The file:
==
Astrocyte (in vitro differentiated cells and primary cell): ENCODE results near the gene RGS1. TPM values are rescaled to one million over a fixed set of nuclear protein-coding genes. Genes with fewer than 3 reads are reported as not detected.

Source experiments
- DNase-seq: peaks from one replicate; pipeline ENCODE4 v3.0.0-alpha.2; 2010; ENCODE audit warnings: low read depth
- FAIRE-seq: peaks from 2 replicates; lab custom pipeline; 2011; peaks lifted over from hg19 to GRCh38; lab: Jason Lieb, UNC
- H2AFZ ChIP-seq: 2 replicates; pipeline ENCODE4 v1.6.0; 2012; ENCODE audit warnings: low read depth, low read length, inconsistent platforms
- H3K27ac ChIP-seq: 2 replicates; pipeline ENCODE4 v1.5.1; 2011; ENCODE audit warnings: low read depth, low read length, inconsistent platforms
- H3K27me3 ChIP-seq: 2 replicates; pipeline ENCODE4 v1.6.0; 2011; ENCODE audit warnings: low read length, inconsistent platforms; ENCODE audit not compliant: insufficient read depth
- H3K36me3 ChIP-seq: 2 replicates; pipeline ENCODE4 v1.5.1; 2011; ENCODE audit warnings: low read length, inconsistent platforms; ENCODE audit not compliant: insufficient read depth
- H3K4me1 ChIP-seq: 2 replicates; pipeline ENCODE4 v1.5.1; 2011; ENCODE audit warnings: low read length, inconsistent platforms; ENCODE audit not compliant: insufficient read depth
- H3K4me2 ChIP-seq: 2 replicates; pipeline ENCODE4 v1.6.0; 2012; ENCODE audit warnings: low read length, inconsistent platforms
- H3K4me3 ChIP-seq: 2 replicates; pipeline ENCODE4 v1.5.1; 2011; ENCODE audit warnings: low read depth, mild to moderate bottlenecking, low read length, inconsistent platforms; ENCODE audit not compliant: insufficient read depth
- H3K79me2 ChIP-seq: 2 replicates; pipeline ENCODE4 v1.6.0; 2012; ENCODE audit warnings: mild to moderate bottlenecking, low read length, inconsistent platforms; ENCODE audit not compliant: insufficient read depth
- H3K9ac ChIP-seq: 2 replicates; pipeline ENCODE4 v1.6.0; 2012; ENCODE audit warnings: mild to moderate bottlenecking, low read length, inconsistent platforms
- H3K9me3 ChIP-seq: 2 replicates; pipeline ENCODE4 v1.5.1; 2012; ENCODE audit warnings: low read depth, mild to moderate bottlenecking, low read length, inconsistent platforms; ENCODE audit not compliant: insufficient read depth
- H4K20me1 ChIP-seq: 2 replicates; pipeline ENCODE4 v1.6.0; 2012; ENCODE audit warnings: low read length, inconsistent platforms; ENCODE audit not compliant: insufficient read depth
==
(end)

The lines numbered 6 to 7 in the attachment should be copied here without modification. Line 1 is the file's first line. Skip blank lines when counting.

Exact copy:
- H3K27ac ChIP-seq: 2 replicates; pipeline ENCODE4 v1.5.1; 2011; ENCODE audit warnings: low read depth, low read length, inconsistent platforms
- H3K27me3 ChIP-seq: 2 replicates; pipeline ENCODE4 v1.6.0; 2011; ENCODE audit warnings: low read length, inconsistent platforms; ENCODE audit not compliant: insufficient read depth